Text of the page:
16 02 2018


Growing up in New London, we were taught the story of Benedict Arnold, his burning of the town, and the slaughter in Groton across the river, year after year. I thought our teachers were a bit self-aggrandizing until I heard Eric Lehman’s presentation on his new book, Homegrown Terror: Benedict Arnold and the Burning of New London. Lehman dramatically analyzes Arnold’s motives for his change in allegiance from the newly emerging United States back to England. Perhaps he was not a true traitor, but apparently Arnold was driven purely by greed, not conviction or values, to betray many friends and colleagues. This is a well-documented portrayal of events during this time.



Setting the Stage:  What We Do, How We Do It, and Why is a combination text book and memoir by David Hays, a prolific stage designer and founder of the National Theater for the Deaf. An engaging storyteller, Hays shares tips and mistakes to those interested in theater.

Both books are published by Wesleyan Press.

Shellfishing in Southeastern Connecticut

23 01 2017

bluff-point-beachAs I drove into Bluff Point State Park to meet my hiking group, I was surprised to see that the lot was full. Last week when we came here, there were a handful of cars, while today maybe fifty. As I unpacked my bag, I noticed that people were carrying various equipment, rakes, and buckets. They appeared to be checking in with a man in a truck over near the trail head, so I walked over to see what this was all about.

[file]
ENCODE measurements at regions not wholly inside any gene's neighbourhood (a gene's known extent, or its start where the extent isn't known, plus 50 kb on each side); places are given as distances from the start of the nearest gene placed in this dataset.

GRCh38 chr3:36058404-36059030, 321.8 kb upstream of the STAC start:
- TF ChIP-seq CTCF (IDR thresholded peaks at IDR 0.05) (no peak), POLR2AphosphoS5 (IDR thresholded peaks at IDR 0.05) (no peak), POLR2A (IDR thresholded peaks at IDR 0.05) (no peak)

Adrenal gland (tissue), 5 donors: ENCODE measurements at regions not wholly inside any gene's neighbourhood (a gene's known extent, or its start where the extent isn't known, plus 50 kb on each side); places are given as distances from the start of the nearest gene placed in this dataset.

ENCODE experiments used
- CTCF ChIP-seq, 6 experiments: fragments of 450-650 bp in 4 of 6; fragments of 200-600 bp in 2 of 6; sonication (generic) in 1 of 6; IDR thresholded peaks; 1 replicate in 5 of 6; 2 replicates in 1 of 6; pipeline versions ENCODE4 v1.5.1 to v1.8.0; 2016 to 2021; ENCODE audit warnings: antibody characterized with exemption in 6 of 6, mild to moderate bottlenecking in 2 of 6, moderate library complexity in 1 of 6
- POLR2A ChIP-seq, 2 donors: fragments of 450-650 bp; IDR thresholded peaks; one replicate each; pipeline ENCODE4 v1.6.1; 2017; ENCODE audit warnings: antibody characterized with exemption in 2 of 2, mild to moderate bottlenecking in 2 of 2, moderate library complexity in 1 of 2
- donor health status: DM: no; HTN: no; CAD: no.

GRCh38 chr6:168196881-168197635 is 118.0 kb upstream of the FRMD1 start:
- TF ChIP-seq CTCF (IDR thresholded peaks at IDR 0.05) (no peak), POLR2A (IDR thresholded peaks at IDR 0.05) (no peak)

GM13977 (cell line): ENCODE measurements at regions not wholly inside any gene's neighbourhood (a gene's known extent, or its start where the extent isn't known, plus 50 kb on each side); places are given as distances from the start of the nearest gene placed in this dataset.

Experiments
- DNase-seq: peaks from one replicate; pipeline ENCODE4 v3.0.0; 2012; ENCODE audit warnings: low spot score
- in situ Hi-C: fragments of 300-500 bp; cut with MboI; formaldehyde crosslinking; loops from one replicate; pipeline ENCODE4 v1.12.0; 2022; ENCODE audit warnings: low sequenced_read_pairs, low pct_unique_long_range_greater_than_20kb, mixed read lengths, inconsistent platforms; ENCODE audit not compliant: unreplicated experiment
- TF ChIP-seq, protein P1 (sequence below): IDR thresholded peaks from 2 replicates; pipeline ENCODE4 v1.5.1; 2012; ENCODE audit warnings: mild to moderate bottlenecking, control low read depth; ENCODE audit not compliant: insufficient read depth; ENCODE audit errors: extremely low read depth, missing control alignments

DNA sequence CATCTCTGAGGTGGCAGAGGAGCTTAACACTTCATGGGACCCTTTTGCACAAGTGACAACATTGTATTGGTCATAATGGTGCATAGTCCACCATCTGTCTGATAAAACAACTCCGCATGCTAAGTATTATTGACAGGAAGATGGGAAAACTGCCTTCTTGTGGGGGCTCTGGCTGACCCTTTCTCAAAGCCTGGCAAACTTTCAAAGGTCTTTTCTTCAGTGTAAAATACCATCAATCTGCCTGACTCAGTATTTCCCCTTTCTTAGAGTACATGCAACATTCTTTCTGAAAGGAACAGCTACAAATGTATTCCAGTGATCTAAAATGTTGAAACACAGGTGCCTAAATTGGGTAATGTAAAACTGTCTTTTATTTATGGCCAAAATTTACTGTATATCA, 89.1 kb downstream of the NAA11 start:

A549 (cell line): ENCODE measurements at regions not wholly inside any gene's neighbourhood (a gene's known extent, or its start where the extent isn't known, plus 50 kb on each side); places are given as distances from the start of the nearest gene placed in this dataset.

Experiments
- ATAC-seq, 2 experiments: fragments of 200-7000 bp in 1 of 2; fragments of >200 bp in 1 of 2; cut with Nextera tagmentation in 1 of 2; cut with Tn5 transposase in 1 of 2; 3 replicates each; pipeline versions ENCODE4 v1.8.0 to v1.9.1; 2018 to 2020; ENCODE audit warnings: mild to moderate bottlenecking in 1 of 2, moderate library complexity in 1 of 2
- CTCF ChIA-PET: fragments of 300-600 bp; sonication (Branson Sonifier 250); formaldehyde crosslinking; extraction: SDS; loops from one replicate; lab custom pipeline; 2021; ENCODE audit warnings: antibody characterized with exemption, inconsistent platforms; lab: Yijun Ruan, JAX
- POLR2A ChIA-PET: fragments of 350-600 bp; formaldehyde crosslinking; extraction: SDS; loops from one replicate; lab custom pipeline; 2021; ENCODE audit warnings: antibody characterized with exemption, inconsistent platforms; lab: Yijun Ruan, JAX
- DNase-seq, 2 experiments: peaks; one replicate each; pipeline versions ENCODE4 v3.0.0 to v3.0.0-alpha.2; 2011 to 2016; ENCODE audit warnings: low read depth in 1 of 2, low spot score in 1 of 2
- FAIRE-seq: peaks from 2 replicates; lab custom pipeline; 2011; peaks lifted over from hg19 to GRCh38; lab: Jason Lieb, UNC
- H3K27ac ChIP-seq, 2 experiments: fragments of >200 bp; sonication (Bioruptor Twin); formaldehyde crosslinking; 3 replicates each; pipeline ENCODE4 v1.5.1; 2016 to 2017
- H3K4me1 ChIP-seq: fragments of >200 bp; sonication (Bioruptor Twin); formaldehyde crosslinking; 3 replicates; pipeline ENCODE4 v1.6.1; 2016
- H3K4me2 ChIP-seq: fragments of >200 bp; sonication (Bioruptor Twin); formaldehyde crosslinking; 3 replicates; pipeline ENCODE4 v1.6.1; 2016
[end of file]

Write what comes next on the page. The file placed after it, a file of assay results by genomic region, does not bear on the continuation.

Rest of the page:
It turns out that it’s shellfishing season in southeastern Connecticut, and the Town of Groton’s warden was checking people’s equipment and catch. The weathered man gave me a copy of shellfishing regulations; we are in the Poquonnock River area, with an all-year open season.

One of the participants was returning from his morning and I asked him a few questions. He showed me his rake, with knife-like tines an inch apart and a basket to gather what he’d harvested. He took about two and a half hours to reach his maximum, which is a peck (about two gallons). What a quaint use of an antiquated term! He showed me that the clams had to be retained in a two-inch ring, while the oysters were measured in a three-inch ring. He suggested wearing chest waders, and even then his feet were cold.

The harvesters used a wide range of contraptions to carry their equipment along a mile or so of sandy road to reach the waters. “How often do you come?” I asked one of them. “Oh, as often as I can.” “What do you do with your catch?” I ask another. “Do you sell them?” “Oh, no, can’t do that.” I found it fascinating that these people would spent two to three hours out in frigid conditions in the middle of January to gather a bucket full of shellfish. Hardy souls!

As I was driving out of the park, I marveled at my luck and was grateful for living here in Connecticut and having the flexibility to go on hikes and experience so many things, like shellfishing. Out of the corner of my eye, I caught a Red-breasted Merganser foraging close to shore. By the time I stopped and took its photo, he was already high-tailing it for safety in deeper waters. What a sweet departing gift!